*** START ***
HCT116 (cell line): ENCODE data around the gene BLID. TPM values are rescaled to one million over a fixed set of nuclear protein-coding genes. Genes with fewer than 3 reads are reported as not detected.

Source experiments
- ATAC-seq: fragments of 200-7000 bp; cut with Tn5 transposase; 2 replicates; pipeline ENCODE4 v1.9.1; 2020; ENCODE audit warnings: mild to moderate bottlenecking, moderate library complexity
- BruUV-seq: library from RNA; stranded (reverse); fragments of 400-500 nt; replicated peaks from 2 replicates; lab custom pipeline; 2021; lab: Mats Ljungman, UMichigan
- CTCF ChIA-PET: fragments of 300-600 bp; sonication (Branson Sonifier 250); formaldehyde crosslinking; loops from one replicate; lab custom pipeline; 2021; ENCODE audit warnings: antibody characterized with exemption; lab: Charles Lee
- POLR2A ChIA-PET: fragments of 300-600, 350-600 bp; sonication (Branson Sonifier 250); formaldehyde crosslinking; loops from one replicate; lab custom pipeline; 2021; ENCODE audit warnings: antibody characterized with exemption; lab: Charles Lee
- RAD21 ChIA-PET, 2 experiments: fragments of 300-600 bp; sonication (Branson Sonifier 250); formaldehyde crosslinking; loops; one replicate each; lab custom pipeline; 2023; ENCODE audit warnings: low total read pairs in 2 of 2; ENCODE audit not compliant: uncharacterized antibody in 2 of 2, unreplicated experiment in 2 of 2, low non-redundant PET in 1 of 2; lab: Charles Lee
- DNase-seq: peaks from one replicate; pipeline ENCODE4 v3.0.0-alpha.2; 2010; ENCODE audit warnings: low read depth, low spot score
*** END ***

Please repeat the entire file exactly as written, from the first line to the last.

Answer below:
HCT116 (cell line): ENCODE data around the gene BLID. TPM values are rescaled to one million over a fixed set of nuclear protein-coding genes. Genes with fewer than 3 reads are reported as not detected.

Source experiments
- ATAC-seq: fragments of 200-7000 bp; cut with Tn5 transposase; 2 replicates; pipeline ENCODE4 v1.9.1; 2020; ENCODE audit warnings: mild to moderate bottlenecking, moderate library complexity
- BruUV-seq: library from RNA; stranded (reverse); fragments of 400-500 nt; replicated peaks from 2 replicates; lab custom pipeline; 2021; lab: Mats Ljungman, UMichigan
- CTCF ChIA-PET: fragments of 300-600 bp; sonication (Branson Sonifier 250); formaldehyde crosslinking; loops from one replicate; lab custom pipeline; 2021; ENCODE audit warnings: antibody characterized with exemption; lab: Charles Lee
- POLR2A ChIA-PET: fragments of 300-600, 350-600 bp; sonication (Branson Sonifier 250); formaldehyde crosslinking; loops from one replicate; lab custom pipeline; 2021; ENCODE audit warnings: antibody characterized with exemption; lab: Charles Lee
- RAD21 ChIA-PET, 2 experiments: fragments of 300-600 bp; sonication (Branson Sonifier 250); formaldehyde crosslinking; loops; one replicate each; lab custom pipeline; 2023; ENCODE audit warnings: low total read pairs in 2 of 2; ENCODE audit not compliant: uncharacterized antibody in 2 of 2, unreplicated experiment in 2 of 2, low non-redundant PET in 1 of 2; lab: Charles Lee
- DNase-seq: peaks from one replicate; pipeline ENCODE4 v3.0.0-alpha.2; 2010; ENCODE audit warnings: low read depth, low spot score